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Science: Cave Paintings From Paleolithic Spain Are Older Than Expected

Researchers have shown that some cave paintings in northwestern Spain are older than expected, which raises some questions about the artists responsible. According to Alistair Pike from the University of Bristol and colleagues from England and Spain, the tradition of decorating caves with colored pigments must have begun in Spain more than 40,000 years ago—an age that coincides with the arrival of modern humans in Europe.

But the antiquity of the cave paintings in Spain means that Pike and his colleagues can’t dismiss the possibility that Neandertals created the ancient works of art, since they were also living in the region when Homo sapiens arrived.

The researchers dated calcite deposits associated with 50 paintings in 11 different caves. These deposits, which cannot be older than the cave art itself when they overlie the cave paintings, provide a minimum age for the artwork. The age of the calcite was determined by a technique known as uranium-thorium (U-Th) dating, which is less destructive than radiocarbon dating and only requires a few milligrams of sample material.

The researchers’ results are published in the 15 June issue of the journal Science.

Science is excited to be publishing this paper because it both develops an approach for dating cave art and provides a rich series of dates on art in numerous caves,” said Brooks Hanson, the journal’s deputy editor for the physical sciences.

Cave paintings are among some of the earliest examples of art and human symbolic behavior, but inconsistencies produced by radiocarbon dating techniques have prevented archaeologists from understanding how different styles and practices developed. The U-Th dating technique used by Pike and his colleagues, however, has improved enough over the past few decades to produce consistently accurate results from extremely small sample sizes.

“We had a real problem providing reliable chronologies for cave art, and one of the reasons was that one of the primary dating methods that archaeologists use—radiocarbon dating—is not suitable for paintings that are made purely with mineral pigments or engravings,” said Pike during a 13 June press teleconference. “So, we attempted to circumvent these problems by using a completely different method that is based on the radioactive decay of uranium.”

“These cave paintings have, growing on top of them, very thin calcium carbonate crusts that are formed by the same processes that form stalagmites and stalactites,” he explained. “They incorporate tiny amounts of radioactive uranium, which decays to thorium, and it’s the measurement of this build-up of thorium that can tell us how long ago those crusts formed.”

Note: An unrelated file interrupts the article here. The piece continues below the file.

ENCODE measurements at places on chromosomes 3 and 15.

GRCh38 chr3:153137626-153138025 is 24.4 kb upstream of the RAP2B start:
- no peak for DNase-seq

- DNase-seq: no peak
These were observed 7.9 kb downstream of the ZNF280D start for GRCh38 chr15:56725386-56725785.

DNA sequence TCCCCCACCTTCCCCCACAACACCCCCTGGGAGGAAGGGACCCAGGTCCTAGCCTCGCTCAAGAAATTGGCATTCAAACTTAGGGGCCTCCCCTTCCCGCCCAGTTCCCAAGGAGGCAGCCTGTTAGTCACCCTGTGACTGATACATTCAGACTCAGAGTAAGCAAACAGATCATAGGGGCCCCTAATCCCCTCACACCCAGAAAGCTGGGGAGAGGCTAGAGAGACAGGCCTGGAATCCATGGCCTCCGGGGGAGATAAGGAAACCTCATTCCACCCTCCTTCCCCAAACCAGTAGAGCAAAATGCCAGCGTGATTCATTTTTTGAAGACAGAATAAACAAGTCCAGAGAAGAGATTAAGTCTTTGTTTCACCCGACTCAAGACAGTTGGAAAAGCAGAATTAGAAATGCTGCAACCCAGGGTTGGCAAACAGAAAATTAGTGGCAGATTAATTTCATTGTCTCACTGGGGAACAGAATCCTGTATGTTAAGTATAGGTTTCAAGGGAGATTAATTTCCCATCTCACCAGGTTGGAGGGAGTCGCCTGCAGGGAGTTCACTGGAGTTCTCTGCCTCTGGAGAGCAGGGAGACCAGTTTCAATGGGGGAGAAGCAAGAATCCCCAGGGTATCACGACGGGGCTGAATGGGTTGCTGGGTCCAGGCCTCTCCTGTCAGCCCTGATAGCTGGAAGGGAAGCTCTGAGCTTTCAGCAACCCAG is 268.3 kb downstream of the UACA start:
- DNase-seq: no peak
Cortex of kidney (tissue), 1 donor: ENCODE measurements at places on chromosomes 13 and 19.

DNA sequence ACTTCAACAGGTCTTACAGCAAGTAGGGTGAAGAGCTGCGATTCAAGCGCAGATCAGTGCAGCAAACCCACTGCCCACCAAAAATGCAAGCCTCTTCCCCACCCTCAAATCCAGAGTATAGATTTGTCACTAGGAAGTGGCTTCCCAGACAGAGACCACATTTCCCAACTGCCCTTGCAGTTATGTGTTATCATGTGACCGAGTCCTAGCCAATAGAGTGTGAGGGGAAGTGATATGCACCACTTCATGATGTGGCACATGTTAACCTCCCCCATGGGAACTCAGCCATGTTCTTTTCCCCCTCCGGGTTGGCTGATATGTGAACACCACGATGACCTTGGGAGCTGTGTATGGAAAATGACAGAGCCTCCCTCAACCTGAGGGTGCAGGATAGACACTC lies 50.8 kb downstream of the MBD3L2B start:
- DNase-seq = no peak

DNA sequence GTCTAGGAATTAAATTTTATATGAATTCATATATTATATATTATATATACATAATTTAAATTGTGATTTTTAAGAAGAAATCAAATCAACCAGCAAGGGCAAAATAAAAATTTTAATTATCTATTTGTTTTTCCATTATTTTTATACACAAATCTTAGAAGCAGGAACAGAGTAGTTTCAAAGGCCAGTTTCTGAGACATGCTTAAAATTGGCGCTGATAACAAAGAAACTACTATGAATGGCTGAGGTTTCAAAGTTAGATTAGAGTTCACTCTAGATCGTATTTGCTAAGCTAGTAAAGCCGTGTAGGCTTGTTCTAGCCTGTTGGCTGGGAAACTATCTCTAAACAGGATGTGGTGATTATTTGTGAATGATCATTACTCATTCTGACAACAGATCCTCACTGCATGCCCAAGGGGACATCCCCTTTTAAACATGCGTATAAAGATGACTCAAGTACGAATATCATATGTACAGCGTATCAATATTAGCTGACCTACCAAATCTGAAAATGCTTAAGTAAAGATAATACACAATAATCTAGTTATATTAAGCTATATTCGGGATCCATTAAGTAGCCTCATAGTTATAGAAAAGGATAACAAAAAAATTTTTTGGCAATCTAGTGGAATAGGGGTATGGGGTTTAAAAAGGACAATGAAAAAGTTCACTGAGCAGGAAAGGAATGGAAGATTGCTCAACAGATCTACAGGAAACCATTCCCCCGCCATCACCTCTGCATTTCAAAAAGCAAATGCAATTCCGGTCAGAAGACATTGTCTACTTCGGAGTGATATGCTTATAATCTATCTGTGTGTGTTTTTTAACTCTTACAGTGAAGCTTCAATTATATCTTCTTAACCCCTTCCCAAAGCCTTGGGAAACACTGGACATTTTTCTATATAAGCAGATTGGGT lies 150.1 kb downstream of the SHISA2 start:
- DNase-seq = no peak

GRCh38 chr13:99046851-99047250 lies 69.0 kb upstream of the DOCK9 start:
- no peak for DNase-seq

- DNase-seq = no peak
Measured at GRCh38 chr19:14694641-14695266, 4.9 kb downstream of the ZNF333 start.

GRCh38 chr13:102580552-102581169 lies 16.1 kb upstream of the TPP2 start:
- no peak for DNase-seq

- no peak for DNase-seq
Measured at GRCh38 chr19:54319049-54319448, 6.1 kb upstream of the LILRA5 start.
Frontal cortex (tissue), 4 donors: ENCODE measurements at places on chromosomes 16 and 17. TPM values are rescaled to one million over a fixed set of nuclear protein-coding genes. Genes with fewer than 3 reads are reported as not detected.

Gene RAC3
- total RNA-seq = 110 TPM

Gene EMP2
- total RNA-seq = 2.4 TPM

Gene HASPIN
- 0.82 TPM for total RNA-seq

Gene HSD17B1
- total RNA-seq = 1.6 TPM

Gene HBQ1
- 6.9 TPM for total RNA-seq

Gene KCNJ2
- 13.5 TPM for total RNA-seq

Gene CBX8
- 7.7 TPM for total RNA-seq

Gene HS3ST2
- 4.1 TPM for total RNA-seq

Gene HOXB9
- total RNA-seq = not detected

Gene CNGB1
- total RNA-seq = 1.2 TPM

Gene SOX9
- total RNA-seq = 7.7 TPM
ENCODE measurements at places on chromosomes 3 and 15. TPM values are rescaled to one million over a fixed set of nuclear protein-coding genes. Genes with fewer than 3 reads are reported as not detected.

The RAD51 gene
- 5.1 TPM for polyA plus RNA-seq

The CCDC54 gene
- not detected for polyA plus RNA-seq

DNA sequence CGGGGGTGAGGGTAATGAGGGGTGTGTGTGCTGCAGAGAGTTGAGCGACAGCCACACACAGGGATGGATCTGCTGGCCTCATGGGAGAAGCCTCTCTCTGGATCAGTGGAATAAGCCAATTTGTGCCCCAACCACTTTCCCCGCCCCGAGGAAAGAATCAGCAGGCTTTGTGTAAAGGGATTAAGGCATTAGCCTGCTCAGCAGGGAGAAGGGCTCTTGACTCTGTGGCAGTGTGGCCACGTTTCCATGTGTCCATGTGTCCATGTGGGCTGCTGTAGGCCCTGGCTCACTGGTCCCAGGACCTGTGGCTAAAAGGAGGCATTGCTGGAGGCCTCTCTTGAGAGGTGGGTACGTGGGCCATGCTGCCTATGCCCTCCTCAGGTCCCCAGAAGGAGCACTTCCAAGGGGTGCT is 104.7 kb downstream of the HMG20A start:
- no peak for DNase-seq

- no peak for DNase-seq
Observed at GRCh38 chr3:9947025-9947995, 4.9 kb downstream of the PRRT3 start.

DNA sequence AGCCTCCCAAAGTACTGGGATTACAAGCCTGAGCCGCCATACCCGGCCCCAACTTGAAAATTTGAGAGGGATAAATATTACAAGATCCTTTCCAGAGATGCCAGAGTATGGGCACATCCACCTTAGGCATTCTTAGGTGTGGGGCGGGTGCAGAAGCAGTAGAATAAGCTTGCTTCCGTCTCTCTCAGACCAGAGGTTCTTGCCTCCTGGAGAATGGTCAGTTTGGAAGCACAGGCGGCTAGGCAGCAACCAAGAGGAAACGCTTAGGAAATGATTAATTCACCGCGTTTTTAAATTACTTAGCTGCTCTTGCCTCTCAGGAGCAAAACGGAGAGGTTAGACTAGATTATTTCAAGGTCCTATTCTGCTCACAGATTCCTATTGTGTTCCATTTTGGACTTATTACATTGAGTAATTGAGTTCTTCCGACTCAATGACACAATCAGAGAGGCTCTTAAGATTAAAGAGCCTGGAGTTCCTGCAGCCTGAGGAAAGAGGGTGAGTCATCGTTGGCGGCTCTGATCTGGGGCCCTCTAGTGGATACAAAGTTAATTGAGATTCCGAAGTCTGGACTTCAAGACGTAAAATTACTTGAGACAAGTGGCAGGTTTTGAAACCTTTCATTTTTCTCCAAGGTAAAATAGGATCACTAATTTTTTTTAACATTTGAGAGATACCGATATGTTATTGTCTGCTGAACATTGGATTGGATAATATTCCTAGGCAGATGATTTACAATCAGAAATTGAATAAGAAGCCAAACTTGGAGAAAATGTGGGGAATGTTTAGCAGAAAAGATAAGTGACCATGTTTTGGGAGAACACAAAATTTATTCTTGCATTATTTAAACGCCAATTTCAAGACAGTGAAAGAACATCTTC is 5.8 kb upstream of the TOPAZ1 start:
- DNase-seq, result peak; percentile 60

The researchers visited caves in northern Spain, including the UNESCO World Heritage sites at Altamira, El Castillo, and Tito Bustillo, and collected rice grain-sized samples of cave paintings that represent different artistic styles. With U-Th dating, they identified a small cluster of paintings that coincide with the arrival of early modern humans in Europe.

According to Pike and his colleagues, one particular cave painting of a red disk from El Castillo is at least 40,800 years old, whereas another—an ancient hand stencil—is at least 37,300 years old, and a club-like symbol from Altamira appears to be more than 35,600 years old.

The age of these cave paintings helps to document how artistic styles evolved over time, they say. And since the cave paintings were created around the same time that modern humans and Neandertals lived on the continent, Pike and his colleagues suggest that it’s currently impossible to assign them to specific artists.



Alistair Pike of Bristol University removes calcite samples from the cave paintings for dating. As little as 10 milligrams—about the size of a grain of rice—are required. | Image courtesy of Marcos Garcia Diez

“After 150 years of Paleolithic archaeology, we have no evidence of modern humans in Europe that predates 41,500 years ago, and the earliest directly dated modern human remains are those from the Romanian cave site of Oase, which date to about 40,500 years ago,” said Joao Zilhão, a co-author of the Science report.


“So, simply by comparing the dates of the earliest modern human remains currently known in Europe with the minimum age of El Castillo art, we can already say that the cave art predates modern humans to the extent of the currently available evidence,” he continued. “But we cannot make the statement with 100% certainty that this earliest abstract art—of symbols and hand stencils—relates to Neandertals.”

The ancient artwork could mean instead that cave painting was already part of modern humans’ repertoire when they reached Europe. To know for sure, researchers will have to keep searching for even older cave art.

“If these samples were painted by Neandertals, it would be a fairly straightforward thing to prove that they were,” said Pike. “Quite simply, all we have to do is go back, date more of these samples and find a date that predates the arrival of modern humans in Europe.”

“Bear in mind that we have only sampled a tiny percentage of available cave paintings in Europe,” he said. “And we have an ongoing program that, at the moment, is targeting quite specifically hand stencils, red disks, and red symbols in order to see whether or not dates that are significantly older than 41,000 or 42,000 years can be found in similar samples of other paintings.”


Read the abstract, “U-Series Dating of Paleolithic Art in 11 Caves in Spain,” by Alistair Pike and colleagues.

Listen to the research team discuss its findings during a 13 June press teleconference.


Brandon Bryn

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